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September 28, 2016 / 25 Elul, 5776

Posts Tagged ‘Ya’alon’

Ya’alon: I’m Running for PM Next Elections, to Fight Hate, Discrimination and Fear Mongering

Thursday, June 16th, 2016

At his keynote speech at the 2016 Herzliya Conference, Lt. Gen. (res.) and former Minister of Defense Moshe (Bogie) Ya’alon announced his plan to run for Prime Minister of Israel in the next elections. But he did not reveal in which party.

Ya’alon began by describing the current security situation of Israel and reviewed the different threats it is facing. “Terrorist organizations have taken the place of the nation states. War against them will be costly, not an existential threat towards Israel,” he said. Ya’alon argued that following the nuclear agreement with Iran, even though it continues to be “the number one element thriving to destabilize the region and attempt to hurt Israel through terrorist organizations,” it is not an immediate threat to the existence of the state of Israel.

“Knowing the strategic situation of Israel in detail, and the IDF’s power and capabilities, I can say that today and in the foreseeable future there is no existential threat to the state of Israel,” Ya’alon insisted. “Therefore,” he continued, “it is expected of the leadership to stop scaring the citizens of Israel and giving them the sense that we are on the brink of a second holocaust. It is a cynical attempt to pull the wool over the eyes of the public, because of the perception that if the public is scared, they will forget the everyday challenges they are facing.”

“Last month I resigned my positions as Israel’s minister of Defense and member of the Knesset. In my announcement I declared my plan to return to public life. My intent is to run for the leadership of Israel in the next elections. The last few months have added and clarified for me the perceived differences between the prime minister and myself.”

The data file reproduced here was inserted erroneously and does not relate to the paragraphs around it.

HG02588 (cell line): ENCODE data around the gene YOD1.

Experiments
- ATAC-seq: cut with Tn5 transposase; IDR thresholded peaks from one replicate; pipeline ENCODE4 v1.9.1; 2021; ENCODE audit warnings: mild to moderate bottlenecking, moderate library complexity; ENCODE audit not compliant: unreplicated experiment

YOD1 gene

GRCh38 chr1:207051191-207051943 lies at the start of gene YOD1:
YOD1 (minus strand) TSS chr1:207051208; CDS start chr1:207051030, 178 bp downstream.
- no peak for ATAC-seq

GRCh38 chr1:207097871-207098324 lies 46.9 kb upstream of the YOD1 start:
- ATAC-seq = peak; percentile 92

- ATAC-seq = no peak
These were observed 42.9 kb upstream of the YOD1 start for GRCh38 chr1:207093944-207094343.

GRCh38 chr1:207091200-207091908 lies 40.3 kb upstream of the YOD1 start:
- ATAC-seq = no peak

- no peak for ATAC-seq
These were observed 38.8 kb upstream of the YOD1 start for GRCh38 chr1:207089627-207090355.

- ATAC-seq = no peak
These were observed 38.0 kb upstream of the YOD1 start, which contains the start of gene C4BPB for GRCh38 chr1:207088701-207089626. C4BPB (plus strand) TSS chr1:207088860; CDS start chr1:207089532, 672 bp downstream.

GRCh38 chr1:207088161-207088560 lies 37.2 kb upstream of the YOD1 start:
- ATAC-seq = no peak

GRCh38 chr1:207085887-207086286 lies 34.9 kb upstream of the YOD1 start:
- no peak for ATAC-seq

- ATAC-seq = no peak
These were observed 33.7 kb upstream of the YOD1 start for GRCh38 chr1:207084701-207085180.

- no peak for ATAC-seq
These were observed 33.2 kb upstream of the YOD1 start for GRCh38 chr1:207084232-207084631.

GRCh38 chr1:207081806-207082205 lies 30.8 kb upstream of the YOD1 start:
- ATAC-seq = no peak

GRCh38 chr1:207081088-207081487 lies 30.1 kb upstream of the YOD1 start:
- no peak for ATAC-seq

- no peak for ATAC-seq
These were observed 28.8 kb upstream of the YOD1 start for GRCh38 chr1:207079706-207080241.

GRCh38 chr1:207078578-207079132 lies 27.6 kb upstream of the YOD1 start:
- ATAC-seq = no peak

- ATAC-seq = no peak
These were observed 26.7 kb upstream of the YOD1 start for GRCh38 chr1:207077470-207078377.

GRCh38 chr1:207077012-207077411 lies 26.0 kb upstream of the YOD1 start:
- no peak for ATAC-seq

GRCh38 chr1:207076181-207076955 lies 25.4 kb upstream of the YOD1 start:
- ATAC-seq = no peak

“What I am truly worried about are not the weapon trucks travelling from Syria to Lebanon, nor Iran’s attempts to terrorize us – Israel can handle these threats. What I am worried about are the cracks in Israeli society, and the breaking down of fundamental values. The attempts to hurt the IDF in a way that endangers its resilience. The fact that the leadership became litigious instead of building an exemplary society.”

“The state of Israel needs change. We need a leadership that will lead Israel according to its conscience and not based on polls and radical responses on social media. We deserve a leadership that does not use underhanded tactics of ‘divide and concur,’ dividing and inciting Israelis against each other to gain an additional month in government.”

“It is the role of a state leadership to connect the different parts of society, not tear them apart. We require a leadership that would not allow attacking judges and Supreme Court. We deserve a leadership that is not busy with incitement and lashing out against judges and enslaving the media for its own survival needs. The media in Israel must be free and unthreatened, and allow people of all opinions on the right and the left to express them. We deserve a leadership that will be a model of tolerance, a leadership that will vigorously fight sexual harassments and violence against women. A leadership that will not base its survival upon hatred and incitement towards leftists, rightists, settlers, Arabs, Kibbutz members, or any other group – only to get a few more votes.”